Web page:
As we previously reported, the United States Supreme Court held this past Term in Epic Systems Corp. v. Lewis that class action waivers in arbitration agreements do not violate the National Labor Relations Act. In the wake of Epic Systems, courts have found that class action waivers are likewise permissible under the FLSA. These cases make clear that class action waivers are here to stay.
In China Agritech, Inc. v. Resh, the U.S. Supreme Court held that putative class members cannot rely on equitable tolling to file new class actions under Rule 23 of the Federal Rules of Civil Procedure.
Resh was the third shareholder class action suit filed against China Agritech, Inc. under the Securities Exchange Act of 1934. The plaintiffs in the two previous suits settled their claims after the court denied their motions for class certification.
In one of the most anticipated decisions of the term, the U.S. Supreme Court, in a 7-2 decision, dodged the key constitutional questions in Masterpiece Cakeshop v. Colorado Civil Rights Commission, issuing a narrow opinion finding that the Colorado Civil Rights Commission displayed “impermissible hostility” toward a baker’s sincerely held religious beliefs.
On February 1, 2018, the United States District Court for the Eastern District of Pennsylvania dismissed an overtime class action suit brought on behalf of a group of former democratic campaign workers for their work during the 2016 presidential election. See Katz v. DNC Services Corp., Civil Action No. 16-5800 (E.D. Pa. Feb. 1, 2018). In dismissing the overtime suit, the Court relied on an often-overlooked defense to the Fair Labor Standard Act (“FLSA”) – namely, that the FLSA only covers employees engaged in interstate commerce as opposed to employees engaged in purely local activities.
On January 8, 2018, the United States Supreme Court denied a petition for certiorari seeking to overturn the Fourth Circuit’s new joint employer test under the Fair Labor Standards Act. As a result, employers will continue to be faced with differing joint employer standards in the various federal circuits.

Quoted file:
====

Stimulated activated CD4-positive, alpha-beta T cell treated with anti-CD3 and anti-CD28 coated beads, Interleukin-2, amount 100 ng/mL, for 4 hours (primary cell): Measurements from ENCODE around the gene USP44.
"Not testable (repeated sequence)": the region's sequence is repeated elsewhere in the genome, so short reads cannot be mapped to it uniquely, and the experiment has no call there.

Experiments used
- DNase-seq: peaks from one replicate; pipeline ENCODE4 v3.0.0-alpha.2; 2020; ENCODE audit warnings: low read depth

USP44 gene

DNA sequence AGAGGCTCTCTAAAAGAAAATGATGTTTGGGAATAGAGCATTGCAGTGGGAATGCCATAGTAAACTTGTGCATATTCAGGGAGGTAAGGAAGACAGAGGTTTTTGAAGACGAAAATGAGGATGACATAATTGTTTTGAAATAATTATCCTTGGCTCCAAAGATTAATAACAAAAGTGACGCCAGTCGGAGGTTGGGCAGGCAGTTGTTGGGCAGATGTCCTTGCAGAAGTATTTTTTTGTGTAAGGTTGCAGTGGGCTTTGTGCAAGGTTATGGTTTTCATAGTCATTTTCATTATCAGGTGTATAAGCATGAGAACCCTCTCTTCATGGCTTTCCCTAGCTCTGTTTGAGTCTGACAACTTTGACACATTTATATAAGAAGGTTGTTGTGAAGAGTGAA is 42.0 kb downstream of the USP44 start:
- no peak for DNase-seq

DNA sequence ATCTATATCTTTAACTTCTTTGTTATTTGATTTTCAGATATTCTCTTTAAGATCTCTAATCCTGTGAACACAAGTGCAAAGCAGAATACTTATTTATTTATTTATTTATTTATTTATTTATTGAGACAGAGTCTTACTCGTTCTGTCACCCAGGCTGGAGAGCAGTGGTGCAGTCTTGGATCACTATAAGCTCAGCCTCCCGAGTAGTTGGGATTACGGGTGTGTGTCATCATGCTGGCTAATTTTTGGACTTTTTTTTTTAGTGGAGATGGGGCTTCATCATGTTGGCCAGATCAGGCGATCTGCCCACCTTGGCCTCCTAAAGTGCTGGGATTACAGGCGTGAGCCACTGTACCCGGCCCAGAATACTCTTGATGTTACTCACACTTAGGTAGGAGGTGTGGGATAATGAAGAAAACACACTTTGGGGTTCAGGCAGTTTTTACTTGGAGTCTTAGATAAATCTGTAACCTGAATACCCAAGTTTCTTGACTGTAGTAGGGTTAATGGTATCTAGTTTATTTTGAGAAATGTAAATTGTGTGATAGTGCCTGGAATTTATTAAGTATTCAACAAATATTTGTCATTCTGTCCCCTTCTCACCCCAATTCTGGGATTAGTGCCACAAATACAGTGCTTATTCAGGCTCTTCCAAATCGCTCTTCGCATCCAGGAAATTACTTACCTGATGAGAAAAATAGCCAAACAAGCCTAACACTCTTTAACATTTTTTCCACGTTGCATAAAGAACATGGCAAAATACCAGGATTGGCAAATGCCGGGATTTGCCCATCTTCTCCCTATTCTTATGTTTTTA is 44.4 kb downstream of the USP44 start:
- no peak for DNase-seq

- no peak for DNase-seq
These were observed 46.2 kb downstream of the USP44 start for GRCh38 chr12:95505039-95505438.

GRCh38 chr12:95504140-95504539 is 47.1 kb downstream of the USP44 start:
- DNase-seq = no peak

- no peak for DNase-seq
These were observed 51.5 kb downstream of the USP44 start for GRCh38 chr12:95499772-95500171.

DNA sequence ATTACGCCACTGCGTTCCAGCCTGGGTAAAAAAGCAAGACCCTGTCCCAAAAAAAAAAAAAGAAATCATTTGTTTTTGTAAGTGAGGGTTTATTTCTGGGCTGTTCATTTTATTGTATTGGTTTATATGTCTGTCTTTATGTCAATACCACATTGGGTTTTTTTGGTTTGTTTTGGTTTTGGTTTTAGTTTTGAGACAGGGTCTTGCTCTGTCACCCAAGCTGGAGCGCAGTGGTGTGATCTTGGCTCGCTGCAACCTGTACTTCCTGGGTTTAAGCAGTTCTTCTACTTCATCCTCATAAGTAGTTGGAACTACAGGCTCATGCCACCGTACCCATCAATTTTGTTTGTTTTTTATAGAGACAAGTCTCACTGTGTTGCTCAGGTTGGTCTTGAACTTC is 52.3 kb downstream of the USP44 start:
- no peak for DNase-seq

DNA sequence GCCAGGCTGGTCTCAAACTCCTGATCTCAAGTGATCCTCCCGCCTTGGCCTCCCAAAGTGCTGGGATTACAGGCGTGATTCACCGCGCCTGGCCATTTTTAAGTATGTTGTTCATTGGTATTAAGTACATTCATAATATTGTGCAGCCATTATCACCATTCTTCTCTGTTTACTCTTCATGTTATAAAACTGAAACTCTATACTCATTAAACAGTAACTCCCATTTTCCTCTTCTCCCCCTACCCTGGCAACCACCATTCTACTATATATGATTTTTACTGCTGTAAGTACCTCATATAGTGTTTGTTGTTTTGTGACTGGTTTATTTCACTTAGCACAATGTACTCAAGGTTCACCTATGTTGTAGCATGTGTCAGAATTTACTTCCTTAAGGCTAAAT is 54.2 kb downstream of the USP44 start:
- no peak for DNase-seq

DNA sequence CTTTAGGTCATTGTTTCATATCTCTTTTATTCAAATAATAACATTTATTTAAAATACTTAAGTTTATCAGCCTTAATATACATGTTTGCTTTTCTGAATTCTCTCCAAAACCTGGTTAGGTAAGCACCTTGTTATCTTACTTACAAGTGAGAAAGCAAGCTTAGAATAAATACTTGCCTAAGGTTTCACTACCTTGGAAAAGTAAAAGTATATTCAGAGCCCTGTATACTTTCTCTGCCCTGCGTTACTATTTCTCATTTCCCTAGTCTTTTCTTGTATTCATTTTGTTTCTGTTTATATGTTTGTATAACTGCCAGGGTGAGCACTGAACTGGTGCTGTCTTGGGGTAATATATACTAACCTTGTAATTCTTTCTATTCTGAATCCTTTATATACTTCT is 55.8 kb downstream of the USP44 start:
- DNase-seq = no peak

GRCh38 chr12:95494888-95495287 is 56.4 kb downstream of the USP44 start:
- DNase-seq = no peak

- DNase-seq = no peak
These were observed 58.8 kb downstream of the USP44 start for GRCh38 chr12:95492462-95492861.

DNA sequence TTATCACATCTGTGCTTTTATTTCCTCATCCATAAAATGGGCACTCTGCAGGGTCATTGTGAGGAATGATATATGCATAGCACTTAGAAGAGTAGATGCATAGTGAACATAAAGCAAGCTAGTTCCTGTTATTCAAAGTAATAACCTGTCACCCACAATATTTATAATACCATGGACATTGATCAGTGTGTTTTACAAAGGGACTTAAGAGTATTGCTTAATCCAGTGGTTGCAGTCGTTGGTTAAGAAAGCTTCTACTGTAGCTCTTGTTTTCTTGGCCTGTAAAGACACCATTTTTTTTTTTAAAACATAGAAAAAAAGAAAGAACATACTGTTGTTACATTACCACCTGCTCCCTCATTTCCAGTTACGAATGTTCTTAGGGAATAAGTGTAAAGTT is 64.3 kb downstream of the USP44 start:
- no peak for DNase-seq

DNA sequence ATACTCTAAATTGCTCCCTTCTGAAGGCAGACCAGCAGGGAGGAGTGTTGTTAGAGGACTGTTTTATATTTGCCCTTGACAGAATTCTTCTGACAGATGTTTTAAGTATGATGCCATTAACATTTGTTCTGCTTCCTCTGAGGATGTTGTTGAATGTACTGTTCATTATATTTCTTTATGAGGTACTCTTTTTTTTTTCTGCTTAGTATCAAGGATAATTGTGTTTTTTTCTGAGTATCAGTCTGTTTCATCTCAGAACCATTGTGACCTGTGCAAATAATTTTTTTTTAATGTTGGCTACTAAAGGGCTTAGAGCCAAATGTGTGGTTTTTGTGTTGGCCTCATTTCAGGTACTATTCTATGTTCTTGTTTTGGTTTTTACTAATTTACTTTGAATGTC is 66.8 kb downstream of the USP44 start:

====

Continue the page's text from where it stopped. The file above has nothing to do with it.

On October 5, 2017, Attorney General Jeff Sessions released a formal letter on behalf of the United States Department of Justice stating the DOJ’s official position that Title VII “does not prohibit discrimination based on gender identity per se, including transgender status,” officially retracting the DOJ’s previous position under the Obama Administration and setting up a direct conflict with the EEOC’s current position on the scope of Title VII.
On September 15, the White House announced that President Trump will nominate Peter B. Robb, a longtime labor and employment attorney, to become the National Labor Relation Board’s next general counsel. Assuming Robb is confirmed by the Senate, he would likely take over his position hopefully in early November following the end of the incumbent’s General Counsel’s term and Robb’s swearing in.
In a landmark ruling on April 4, 2017, the United States Court of Appeals for the Seventh Circuit, sitting en banc, became the first federal appellate court to officially recognize a discrimination claim under Title VII based solely on the plaintiff’s sexual orientation. The Court’s decision in Hively v. Ivy Tech Community College of Indiana reflects a groundswell of recent cases questioning whether sexual orientation claims are viable under Title VII. Although the Seventh Circuit is the only appellate court so far to hold that sexual orientation discrimination is a form of “sex” discrimination under Title VII, recent panel decisions from the Second and Eleventh Circuit Courts of Appeals signal that additional circuit courts might be poised to overrule existing case law to find similar protections. Continue Reading Circuit Courts Reevaluate Sexual Orientation Discrimination Claims Under Title VII